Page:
By Alleen Brown
By Maggie LaMaack
By CP Staff
By Jesse Marx
By Jesse Marx
By Maggie LaMaack
By Jake Rossen
Sure, we beat New York. It's not the first time. We've always raised more alfalfa than they do.
We've always processed more turkeys. We built our mall bigger. We have more sports fisherman, and now, finally our murder rate is greater. Bigger. Higher. Vaster. Grander. It's about time! We're a first-class city, with no where to go but up. Murder is clearly a growth industry, a soaring enterprise zone, and to get in on the ground floor you don't need deep pockets. You don't need high tech equipment. You don't even need a trendy urban address, with all the hassles of those damn helicopters. You probably already own everything you need to join this field of exploding growth: a string, a hook, some live bait, and a fishing license. Good-bye Murderopolis, hello Murdersota!
That's right. You can get in now, virtually for free, while helping the environment. First step, stop by your local library and pick up the helpful state pamphlet "To Your Health: Eating Lake Fish in Minnesota." Read between the lines of the 'Dick and Jane' prose. "Eating fish is good for you. Fish are a good source of protein and are low in fat. But some fish from lakes in many states, including Minnesota, contain mercury." (See Dick eat fish and die!) "These fish don't taste, smell, or look bad. But eating too many of them can make you sick." An environmentalist's nightmare, is a 'life expectancy consultant's' best friend.
Thank you, tax dollars! The guide helpfully points out that the largest and most delicious top predator fish--northern pike and walleye--are conveniently the most dangerous and deadly.
"Eating Minnesota Fish" is another good resource, explaining that "Methods of cleaning fish can reduce the level of chemicals in some fish by 20 to 50%. Organic contaminants such as PCB's and pesticide concentrate in fat, so skinning and trimming fish to remove the fatty areas shown in the diagram below will reduce levels of these chemicals. Mercury does not concentrate in fat and these precautions will not reduce the amount of mercury in a meal of fish. Broiling, baking or grilling so fat drips off reduces PCB and dioxin levels even further. Poaching and deep fat frying removes some contaminants--but discard the broth of oil. Pan frying removes few contaminants."
What does this say to the budding life expectancy consultant? Bisque. Stew. Chowder. The greatest French chefs always take fish skins and bones to make their broth. 'Trim away' indeed! Of course, pan frying is Minnesota's favorite way to enjoy fish. Perhaps your intended would enjoy a pan seared walleye filet dusted in a pistachio crust? Who wouldn't?
So you're thinking 'With 12,000 lakes and dozens of rivers, I wouldn't know where to start.' Answer: The "Minnesota Fish Consumption Advisory." This booklet is the yellow pages of death. A mega-helpful chart lists the safety of fish from International Falls to Blue Earth. For example, carp from Pigseye Lake, right in St. Paul, are lethal! Ditto for channel catfish from Silver Lake in Rochester. Any siscowet out of Lake Superior look pretty bad, but for those special cases where nothing can be left to chance, pull any big fish at all out of the Mississippi downstream of Minneapolis. These fish are not just full of mercury, they're studded with PCBs, they're larded with dioxin, and they're chock full of the banned pesticide toxaphene. These aren't mere fish, they're a stunning smorgasbord of suspicious substances--and one of the great natural resources that are going to help us stay way ahead of the once mighty Big Apple.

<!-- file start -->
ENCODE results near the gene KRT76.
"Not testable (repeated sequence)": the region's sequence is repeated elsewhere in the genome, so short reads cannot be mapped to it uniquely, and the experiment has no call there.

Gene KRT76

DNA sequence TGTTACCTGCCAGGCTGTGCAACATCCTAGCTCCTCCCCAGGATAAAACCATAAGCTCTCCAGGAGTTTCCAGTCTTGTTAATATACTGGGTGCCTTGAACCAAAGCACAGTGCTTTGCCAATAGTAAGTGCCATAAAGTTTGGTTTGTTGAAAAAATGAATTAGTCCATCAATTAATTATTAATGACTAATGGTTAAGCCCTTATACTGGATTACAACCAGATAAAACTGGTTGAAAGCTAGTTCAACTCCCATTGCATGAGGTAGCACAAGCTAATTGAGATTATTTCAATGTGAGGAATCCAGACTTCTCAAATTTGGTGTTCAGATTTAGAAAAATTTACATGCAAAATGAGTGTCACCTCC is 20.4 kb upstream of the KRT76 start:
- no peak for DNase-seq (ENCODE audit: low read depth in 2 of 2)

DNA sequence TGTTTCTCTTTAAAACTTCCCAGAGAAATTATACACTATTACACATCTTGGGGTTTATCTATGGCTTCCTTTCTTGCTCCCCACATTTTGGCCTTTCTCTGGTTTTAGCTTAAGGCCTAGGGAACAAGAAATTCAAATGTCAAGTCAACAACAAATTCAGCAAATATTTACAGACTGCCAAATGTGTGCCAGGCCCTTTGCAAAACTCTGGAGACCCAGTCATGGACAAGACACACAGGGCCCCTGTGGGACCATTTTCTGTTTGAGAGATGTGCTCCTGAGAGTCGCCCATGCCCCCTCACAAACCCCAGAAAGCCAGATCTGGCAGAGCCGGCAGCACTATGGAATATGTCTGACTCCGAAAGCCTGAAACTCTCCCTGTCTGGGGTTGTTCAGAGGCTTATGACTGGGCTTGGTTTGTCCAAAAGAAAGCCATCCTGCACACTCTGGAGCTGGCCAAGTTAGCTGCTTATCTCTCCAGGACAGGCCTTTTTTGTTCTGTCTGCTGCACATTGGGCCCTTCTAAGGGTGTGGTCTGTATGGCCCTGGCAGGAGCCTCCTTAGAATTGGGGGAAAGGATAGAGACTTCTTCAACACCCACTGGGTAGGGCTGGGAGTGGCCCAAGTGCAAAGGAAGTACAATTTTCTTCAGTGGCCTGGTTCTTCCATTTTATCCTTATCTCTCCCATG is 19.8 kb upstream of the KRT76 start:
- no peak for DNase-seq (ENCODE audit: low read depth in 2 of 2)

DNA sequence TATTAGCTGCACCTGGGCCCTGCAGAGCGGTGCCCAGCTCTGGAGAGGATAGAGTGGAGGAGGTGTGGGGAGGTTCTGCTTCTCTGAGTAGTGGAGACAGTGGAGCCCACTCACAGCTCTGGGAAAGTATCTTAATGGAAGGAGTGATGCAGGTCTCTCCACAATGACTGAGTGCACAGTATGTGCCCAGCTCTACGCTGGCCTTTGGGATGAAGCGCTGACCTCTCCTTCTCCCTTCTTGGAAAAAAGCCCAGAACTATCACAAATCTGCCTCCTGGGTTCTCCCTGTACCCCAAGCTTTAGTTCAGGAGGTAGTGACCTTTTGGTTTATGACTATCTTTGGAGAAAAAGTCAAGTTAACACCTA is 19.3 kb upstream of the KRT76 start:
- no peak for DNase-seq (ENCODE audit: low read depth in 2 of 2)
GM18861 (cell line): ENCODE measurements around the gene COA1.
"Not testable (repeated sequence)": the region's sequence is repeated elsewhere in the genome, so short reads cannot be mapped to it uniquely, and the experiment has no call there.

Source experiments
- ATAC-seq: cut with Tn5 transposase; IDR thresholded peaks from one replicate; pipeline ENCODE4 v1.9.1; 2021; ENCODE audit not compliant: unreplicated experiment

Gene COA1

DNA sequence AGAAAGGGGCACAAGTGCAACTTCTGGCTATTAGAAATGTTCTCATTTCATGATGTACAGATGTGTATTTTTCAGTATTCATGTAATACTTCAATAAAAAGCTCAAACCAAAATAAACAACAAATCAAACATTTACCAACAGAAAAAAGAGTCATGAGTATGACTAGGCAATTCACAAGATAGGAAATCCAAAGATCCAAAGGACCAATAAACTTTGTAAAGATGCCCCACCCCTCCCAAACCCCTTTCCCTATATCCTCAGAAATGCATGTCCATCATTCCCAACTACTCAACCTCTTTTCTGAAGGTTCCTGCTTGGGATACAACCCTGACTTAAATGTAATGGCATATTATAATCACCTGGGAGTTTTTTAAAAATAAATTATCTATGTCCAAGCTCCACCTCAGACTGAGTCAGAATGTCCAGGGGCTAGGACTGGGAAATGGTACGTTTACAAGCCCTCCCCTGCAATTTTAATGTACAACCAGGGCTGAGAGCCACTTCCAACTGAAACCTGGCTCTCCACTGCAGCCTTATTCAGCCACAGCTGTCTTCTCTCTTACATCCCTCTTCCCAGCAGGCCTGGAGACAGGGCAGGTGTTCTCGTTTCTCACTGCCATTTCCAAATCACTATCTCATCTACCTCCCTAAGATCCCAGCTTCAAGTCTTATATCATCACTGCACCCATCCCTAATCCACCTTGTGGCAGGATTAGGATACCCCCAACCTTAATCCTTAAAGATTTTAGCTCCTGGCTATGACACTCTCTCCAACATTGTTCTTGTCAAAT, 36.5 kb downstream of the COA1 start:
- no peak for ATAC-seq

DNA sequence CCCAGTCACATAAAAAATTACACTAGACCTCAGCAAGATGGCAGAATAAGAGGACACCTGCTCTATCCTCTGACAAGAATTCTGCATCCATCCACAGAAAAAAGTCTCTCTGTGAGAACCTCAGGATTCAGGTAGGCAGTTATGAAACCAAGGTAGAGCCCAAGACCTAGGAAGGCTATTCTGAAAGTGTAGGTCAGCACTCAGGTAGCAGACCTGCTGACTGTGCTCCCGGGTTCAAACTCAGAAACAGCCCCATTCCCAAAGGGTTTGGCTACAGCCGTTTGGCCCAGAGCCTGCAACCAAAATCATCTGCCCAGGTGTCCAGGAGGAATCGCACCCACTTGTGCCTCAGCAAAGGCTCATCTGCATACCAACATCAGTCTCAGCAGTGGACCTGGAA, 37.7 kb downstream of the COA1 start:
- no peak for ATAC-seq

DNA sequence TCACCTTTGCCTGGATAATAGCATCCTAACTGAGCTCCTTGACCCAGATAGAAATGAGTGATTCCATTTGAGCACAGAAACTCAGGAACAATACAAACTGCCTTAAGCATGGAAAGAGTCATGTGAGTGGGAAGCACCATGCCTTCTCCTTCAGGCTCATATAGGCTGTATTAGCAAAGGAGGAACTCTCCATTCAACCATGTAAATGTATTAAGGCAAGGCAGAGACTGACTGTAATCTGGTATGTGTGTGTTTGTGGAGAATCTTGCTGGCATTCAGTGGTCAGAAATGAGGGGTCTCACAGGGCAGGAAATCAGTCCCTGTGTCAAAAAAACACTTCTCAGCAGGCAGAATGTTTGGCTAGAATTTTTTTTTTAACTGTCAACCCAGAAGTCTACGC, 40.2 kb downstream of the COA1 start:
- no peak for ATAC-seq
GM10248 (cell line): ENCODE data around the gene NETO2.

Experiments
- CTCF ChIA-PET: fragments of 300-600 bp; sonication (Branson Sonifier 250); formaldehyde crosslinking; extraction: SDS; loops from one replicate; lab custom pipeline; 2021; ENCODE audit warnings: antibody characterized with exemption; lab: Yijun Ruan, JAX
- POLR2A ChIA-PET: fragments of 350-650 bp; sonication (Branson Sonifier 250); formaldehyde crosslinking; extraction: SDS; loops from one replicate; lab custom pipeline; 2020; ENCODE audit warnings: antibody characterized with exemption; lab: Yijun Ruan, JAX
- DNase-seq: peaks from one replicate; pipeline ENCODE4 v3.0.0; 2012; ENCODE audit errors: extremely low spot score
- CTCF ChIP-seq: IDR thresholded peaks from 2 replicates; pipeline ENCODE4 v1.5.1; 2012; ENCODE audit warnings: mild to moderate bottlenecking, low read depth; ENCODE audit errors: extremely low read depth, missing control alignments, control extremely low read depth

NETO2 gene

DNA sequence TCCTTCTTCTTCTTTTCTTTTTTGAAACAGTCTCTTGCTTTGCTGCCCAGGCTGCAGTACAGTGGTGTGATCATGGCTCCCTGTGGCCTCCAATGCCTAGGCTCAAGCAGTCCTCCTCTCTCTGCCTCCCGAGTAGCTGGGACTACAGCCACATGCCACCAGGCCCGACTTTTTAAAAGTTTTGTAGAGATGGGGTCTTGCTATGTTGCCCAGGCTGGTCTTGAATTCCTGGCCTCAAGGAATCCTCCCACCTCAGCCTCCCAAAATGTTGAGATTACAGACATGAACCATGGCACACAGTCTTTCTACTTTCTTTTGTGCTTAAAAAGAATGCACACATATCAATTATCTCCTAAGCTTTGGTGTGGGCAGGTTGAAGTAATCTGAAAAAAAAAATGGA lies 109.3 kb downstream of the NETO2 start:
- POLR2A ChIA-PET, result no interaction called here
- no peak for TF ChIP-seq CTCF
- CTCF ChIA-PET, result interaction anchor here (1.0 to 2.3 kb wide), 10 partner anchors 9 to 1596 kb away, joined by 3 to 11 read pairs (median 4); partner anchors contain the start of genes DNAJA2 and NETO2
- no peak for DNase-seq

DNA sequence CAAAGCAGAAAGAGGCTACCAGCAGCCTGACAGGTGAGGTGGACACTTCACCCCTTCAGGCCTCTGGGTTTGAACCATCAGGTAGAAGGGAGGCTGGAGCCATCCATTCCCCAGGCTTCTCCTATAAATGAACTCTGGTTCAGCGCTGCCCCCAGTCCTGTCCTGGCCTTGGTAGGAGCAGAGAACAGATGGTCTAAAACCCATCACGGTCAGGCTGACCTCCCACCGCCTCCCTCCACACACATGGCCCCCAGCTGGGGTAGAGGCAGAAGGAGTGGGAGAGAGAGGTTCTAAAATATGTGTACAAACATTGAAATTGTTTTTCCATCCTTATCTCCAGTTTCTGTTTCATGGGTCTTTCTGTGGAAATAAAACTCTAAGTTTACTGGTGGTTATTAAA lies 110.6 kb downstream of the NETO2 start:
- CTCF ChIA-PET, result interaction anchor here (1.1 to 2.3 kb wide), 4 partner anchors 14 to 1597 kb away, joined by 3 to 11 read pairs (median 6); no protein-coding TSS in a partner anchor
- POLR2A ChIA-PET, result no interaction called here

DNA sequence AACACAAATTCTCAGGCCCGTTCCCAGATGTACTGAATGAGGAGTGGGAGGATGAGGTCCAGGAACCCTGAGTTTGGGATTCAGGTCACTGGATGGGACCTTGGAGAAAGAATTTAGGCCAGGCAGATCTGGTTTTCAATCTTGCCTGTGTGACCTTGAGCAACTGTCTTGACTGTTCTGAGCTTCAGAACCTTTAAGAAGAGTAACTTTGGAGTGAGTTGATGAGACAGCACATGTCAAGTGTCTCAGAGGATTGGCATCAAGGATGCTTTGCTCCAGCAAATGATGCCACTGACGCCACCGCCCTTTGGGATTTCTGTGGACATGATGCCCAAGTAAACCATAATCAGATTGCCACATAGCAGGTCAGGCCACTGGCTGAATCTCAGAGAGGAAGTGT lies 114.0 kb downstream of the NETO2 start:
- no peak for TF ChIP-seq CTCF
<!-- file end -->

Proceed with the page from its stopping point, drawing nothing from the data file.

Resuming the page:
Of course, you'll encounter some doubters. Minnesota Department of Health toxicologist Pam Shubert insists that there hasn't been a case of mercury poisoning through fish consumption in Minnesota in years, and that you'd have to eat ten times the amount of fish they warn against before you could achieve real harm. She will admit however that the mercury in fish, methyl mercury "if a person could get enough of it, could have severe health effects of paralysis, even, and death. Methyl mercury was certainly the cause of some people's death in Japan during a period of time when there was a huge amount of methyl mercury or organic mercury being poured into the water around Minimata Bay." And of course, there's the greatest benefit of all--death comes slowly. Victims might "never know there was a problem," Shubert affirms. "You might confuse the symptoms with old age." You might. But we know better, don't we.
So, anglers: ready, set, cast! Not only will Minnesota's new found primacy in the unnatural death race increase our prestige nationally, it will generate income by drawing crime-tourists and is sure to attract income-generating big budget television projects, like Baltimore's "Homicide," or "New York Undercover" (are you listening up there in the helicopter, Governor Grumpy?) But when all that money comes around to reward you all for your industry, City Pages will be one slight step ahead of you. We've copyrighted Murdersota. And Murdertonka. Murderhaha. Murderdale. The Hubert H. Humphrey Murderdome. And of course, the Murdersota Department of Natural Resources.